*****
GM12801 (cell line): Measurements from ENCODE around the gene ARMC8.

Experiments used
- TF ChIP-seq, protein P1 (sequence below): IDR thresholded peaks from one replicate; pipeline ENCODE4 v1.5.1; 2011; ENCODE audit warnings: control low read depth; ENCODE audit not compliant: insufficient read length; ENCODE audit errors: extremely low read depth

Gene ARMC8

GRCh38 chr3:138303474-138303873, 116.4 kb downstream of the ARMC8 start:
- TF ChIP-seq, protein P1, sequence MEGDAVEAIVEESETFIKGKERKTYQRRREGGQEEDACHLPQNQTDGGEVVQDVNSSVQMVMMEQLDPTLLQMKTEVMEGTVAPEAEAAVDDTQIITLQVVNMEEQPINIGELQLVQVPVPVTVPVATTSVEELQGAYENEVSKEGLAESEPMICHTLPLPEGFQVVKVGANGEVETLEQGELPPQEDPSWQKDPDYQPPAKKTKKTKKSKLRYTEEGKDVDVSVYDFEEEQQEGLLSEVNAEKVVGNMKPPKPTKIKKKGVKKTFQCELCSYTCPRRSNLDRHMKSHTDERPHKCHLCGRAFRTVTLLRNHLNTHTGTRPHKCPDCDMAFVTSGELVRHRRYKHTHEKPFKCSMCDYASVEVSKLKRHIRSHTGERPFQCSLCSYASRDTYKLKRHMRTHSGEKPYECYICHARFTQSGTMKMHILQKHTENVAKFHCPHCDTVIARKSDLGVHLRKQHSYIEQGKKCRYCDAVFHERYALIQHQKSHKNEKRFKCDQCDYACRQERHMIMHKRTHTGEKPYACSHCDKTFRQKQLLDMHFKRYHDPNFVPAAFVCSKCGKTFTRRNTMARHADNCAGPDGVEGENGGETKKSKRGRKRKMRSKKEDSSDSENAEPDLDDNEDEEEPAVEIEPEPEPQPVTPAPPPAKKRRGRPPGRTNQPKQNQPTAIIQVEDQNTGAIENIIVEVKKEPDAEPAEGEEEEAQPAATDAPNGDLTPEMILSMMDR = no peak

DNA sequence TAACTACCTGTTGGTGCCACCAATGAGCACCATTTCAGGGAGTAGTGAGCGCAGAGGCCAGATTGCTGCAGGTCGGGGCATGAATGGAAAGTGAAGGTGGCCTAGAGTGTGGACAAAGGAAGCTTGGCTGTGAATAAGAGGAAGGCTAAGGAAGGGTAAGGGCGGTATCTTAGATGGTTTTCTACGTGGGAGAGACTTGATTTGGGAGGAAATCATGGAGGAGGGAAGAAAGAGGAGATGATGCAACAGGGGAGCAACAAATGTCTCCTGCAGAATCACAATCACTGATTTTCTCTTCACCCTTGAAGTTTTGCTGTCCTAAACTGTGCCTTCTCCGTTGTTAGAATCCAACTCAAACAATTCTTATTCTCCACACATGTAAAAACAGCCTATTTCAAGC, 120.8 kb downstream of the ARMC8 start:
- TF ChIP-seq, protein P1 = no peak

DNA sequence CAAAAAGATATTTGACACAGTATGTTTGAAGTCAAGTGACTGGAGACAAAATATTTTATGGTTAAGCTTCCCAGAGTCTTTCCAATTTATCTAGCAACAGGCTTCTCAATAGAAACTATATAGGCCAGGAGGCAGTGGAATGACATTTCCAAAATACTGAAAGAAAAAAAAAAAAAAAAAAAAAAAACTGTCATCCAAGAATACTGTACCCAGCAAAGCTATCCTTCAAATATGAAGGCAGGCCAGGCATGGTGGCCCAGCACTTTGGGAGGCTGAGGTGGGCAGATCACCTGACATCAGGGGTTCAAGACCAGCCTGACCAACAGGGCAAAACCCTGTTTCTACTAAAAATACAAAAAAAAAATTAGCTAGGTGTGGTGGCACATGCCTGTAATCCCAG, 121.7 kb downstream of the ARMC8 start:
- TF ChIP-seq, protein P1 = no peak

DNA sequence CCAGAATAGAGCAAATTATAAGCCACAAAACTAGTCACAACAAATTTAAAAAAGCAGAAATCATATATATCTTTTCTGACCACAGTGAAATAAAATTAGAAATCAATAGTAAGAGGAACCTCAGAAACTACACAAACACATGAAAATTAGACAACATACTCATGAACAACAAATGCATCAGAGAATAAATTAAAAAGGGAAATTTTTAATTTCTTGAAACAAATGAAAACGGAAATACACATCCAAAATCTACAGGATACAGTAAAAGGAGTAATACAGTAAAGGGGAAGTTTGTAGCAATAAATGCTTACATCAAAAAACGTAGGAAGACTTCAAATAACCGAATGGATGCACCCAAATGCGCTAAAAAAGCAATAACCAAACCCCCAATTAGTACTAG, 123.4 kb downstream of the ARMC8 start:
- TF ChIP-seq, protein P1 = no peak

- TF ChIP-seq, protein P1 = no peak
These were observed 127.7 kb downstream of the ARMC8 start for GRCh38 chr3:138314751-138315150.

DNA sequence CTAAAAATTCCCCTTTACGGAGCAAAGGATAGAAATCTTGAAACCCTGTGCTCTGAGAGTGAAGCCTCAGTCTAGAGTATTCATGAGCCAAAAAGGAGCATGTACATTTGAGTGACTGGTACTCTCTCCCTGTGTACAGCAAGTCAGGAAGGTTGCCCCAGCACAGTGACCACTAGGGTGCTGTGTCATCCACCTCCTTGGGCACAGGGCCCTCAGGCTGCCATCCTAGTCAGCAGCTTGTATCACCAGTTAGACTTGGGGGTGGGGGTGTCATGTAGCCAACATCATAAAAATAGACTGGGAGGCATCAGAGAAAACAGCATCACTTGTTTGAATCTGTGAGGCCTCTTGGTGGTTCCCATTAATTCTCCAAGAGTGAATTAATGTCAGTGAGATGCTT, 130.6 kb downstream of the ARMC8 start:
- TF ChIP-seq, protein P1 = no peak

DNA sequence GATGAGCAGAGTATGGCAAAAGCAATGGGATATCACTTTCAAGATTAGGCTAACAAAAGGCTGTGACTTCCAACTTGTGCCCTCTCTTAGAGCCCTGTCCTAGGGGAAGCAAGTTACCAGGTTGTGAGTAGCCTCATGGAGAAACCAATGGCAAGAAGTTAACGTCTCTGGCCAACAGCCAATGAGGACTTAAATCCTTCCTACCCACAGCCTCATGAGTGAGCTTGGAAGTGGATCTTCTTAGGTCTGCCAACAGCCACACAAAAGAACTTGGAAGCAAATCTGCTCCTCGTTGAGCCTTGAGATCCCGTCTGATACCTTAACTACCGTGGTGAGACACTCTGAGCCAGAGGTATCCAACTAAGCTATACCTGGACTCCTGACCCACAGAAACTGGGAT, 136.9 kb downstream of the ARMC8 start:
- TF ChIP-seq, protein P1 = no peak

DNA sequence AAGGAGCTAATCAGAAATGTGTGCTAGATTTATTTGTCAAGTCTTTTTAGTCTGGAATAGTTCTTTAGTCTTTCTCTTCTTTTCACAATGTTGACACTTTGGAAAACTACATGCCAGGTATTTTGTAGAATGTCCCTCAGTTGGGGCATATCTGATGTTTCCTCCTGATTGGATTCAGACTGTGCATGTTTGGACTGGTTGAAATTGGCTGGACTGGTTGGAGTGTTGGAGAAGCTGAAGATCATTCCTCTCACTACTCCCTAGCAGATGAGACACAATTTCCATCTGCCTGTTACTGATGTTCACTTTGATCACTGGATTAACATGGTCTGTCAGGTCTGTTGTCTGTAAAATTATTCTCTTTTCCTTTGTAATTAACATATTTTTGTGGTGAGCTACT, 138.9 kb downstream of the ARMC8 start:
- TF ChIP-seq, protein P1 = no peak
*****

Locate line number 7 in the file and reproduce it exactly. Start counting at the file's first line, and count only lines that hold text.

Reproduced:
DNA sequence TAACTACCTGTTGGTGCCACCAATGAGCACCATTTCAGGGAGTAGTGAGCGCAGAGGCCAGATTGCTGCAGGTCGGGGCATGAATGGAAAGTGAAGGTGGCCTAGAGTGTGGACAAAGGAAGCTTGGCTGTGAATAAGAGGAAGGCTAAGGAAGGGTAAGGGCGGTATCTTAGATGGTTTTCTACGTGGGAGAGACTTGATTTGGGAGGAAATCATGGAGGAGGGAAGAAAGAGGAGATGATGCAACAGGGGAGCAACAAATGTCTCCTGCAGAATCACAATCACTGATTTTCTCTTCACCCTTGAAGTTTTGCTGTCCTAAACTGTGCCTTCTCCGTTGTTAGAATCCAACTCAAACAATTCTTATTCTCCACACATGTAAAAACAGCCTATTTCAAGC, 120.8 kb downstream of the ARMC8 start: